Life is Not a Spiritual Practice Run
December 19, 2000
The following two articles were sent as one of three pre-conference readings to all subscribers of Yehudah’s Nuggets Newsletter. The conference was held online on AOL’s Addiction & Recovery Forum in December 20, 2000.
The key to working with any spiritual practice is not to practice it. I don’t mean to be cute by that statement, but life is not a practice run. I think any of us who find ourselves in a crisis are not interested in practicing something. Essentially, for any teaching to be effective it has to be seen and done as part and parcel of our daily lives. Our life every day and every moment is our spiritual practice. What we do and how we be is a statement of our spirituality. If we see our spiritual work as doing our spiritual practices, when are we going to live our spiritual life? The ancient aphorism “If not now, when?” seems to apply here.
I am interested in living my spirituality. It is too easy to divide our lives into chunks and parcels. What happens, then, is we forget that real consciousness is expressed in how we treat others and ourselves. The real notion of spirituality is:
How we live every day What we say and do Whether or not we get angry or not How much we pursue forgiveness How we manifest holy values It is not how we breathe or chant; it is how we live.
Spiritual practice brings us closer to others and opens the doors to intimacy with ourselves, others, and God. Too often in today’s world people get involved in spiritual practice as an escape from engaging themselves and others. I think we all have seen this when we encounter people whose spirituality is filled with self-righteousness and zealotry. This kind of thing is — as I once read in an ancient text — akin to talking about heaven but living with your life and the life of your friends and family in hell. It’s ironic, because everyone who is around people like that can see it clearly, yet the individuals are so caught in fear and denial that they think they are spiritual.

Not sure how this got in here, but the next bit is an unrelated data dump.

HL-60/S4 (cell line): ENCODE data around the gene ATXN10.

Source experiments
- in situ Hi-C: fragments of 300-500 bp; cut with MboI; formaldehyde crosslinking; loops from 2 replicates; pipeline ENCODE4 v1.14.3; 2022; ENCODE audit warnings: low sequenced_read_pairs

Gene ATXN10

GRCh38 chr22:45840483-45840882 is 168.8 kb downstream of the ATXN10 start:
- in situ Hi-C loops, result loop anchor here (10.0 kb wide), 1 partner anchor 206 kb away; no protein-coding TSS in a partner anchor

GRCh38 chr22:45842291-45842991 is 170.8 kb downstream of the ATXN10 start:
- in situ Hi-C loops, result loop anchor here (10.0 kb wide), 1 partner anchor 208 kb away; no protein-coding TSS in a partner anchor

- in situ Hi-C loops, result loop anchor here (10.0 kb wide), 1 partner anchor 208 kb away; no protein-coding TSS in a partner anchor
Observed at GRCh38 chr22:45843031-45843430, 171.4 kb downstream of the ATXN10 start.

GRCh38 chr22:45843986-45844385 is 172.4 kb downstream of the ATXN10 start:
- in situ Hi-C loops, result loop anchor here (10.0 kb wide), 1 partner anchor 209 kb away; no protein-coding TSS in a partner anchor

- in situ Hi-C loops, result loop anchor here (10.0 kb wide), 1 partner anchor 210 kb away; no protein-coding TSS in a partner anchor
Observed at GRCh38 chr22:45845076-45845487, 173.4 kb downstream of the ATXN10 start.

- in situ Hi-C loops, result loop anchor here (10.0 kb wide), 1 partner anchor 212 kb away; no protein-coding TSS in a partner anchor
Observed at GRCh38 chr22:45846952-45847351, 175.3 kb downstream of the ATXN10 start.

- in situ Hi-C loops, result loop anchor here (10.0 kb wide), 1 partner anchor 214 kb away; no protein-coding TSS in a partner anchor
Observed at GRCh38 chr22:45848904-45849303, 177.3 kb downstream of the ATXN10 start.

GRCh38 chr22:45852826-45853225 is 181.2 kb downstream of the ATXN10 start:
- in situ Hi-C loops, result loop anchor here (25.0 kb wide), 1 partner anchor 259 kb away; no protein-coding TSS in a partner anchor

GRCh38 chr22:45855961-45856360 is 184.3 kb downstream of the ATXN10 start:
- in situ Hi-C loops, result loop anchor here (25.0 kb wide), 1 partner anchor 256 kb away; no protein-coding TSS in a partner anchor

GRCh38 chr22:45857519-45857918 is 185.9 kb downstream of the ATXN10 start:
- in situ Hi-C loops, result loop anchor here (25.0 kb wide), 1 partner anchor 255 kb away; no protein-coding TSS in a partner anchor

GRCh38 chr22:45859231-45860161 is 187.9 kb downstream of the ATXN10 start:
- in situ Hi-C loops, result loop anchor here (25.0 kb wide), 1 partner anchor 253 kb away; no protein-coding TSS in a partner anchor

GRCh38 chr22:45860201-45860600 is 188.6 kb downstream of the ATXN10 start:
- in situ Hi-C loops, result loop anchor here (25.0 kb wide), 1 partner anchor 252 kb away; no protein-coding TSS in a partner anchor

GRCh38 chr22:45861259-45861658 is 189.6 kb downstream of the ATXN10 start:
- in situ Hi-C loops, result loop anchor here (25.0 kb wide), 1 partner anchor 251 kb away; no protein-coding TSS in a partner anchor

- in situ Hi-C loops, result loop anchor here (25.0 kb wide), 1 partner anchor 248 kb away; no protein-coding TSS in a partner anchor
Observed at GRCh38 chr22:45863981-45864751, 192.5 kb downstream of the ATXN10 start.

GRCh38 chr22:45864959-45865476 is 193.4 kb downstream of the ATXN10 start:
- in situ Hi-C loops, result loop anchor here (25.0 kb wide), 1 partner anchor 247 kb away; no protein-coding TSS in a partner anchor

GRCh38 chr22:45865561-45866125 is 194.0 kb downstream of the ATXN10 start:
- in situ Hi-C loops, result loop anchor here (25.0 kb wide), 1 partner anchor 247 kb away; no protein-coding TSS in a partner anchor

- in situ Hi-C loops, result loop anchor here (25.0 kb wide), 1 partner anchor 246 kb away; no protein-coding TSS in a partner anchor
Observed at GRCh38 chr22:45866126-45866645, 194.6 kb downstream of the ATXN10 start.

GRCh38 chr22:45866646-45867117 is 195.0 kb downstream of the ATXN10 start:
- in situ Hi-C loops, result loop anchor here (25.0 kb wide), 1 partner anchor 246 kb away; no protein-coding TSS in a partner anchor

In truth, living with all this intense pain did not allow me any time to luxuriate on the path. Pain cuts right through any residual spiritual materialism. It cuts right to the core. It demands our attention and in the moments when I truly could surface from the pain I remembered certain fundamental teaching on suffering.
One of the strongest sources of comfort came from a holy book called Chesbon HaNefesh. The author was a great teacher in Yeshiva of Slobodka just before World War II. He taught the following short lesson:
“While you should try to protect yourself from harm, if you do suffer, the best tool is acceptance. Accepting your situation greatly minimizes the amount you actually suffer. Everyone will inevitably drink from the cup of suffering, which is either a test or an atonement. By failing to accept your suffering, the pain you feel will be much more acute and harsh than necessary.” (no.76-77)
I could not and would not venture to measure the harshness of what had happened to me, but I did discover that the only way I had any real conscious awareness was by accepting precisely what had happened. This was now my life and I sought to embrace it. It was difficult and certainly filled with pain, but it was my life and as near as I could tell, I had no other life on deck.
It came down to actually accepting or living with tremendous fear. While I admit to still having fear, the healing balm that I place on my heart is acceptance simply of what is. From that vantage point I could envision a path of healing. And while that path may not bring a total cure for my body, it can bring me to being healed.